The mother of Fredericton mass shooter Matthew Raymond says he constantly talked about conspiracy theories and she tried to convince him to see a doctor.
Shirley Raymond took the stand today as a defence witness at the trial of her son on four counts of first-degree murder.
The defence and Crown agree that Matthew Raymond killed Donnie Robichaud, Bobbie Lee Wright and Fredericton police constables Robb Costello and Sara Burns in August 2018 and that he had a mental illness.
The defence is trying to prove he should be found not criminally responsible because of the mental illness.
His mother told the court her son believed in demons and that the end of time was coming.
“He was paranoid. He wouldn’t talk on the phone. He thought all phones were tapped,” she said.
Raymond said if she was watching TV, her son would say she was watching fake news, that mass shootings such as those that occurred in the United States and elsewhere never actually happened and the people laying on the ground were just actors.
“You need to go to your doctor. You’re sick,” his mother said she told him.
She said he refused to get help and said she was the one who was sick.
She said her son had begun to stockpile food because he thought the end of time was coming and they needed to be prepared, and that included being able to go to the woods to hunt for sustenance.
Raymond said she began to avoid conversations with him. “There was no conversation. I listened. He could talk for hours. I could not change his mind,” she said.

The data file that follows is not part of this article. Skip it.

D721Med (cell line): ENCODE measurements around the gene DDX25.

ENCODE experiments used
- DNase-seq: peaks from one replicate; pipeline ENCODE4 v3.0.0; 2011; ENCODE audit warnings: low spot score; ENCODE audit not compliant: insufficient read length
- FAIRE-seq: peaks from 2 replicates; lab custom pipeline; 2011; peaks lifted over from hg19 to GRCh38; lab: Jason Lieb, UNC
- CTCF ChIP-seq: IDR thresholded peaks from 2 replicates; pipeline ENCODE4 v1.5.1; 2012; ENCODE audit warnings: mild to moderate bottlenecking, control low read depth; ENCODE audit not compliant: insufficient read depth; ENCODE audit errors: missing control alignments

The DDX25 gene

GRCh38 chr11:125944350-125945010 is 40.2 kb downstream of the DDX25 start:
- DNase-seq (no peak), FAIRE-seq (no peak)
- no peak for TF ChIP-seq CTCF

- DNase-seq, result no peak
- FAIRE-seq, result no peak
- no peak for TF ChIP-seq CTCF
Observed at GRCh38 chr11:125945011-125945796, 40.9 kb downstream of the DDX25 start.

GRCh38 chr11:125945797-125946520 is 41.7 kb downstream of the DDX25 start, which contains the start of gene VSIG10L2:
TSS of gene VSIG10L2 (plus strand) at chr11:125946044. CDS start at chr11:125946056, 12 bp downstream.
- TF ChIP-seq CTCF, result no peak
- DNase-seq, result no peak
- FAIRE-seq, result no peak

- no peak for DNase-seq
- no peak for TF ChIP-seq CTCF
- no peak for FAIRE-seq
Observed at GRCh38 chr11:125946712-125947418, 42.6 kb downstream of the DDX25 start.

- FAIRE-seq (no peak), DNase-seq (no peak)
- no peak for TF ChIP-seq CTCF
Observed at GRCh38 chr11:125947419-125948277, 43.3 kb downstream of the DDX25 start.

She said she thought his condition was getting worse and she threatened to call police, but he said if she did, then he would never talk to her again. She said she then decided that he hadn’t done anything illegal and the police probably couldn’t do anything.
The witness said her son stopped listening to music and watching TV because he thought it was full of subliminal messages of evil.
She said she saw him about 10 days before the shootings when he came to her apartment and was upset with his bank. She said they had a new security protocol and he was having trouble with a password.
She said it was hot and humid in her apartment and she said she couldn’t deal with any more of his problems.
On the morning of Aug. 10, 2018, she heard about the shootings on the news and she tried calling Matthew to tell him to stay safe. But she said it never crossed her mind that he was the suspect.
This report by The Canadian Press was first published Oct. 26, 2020.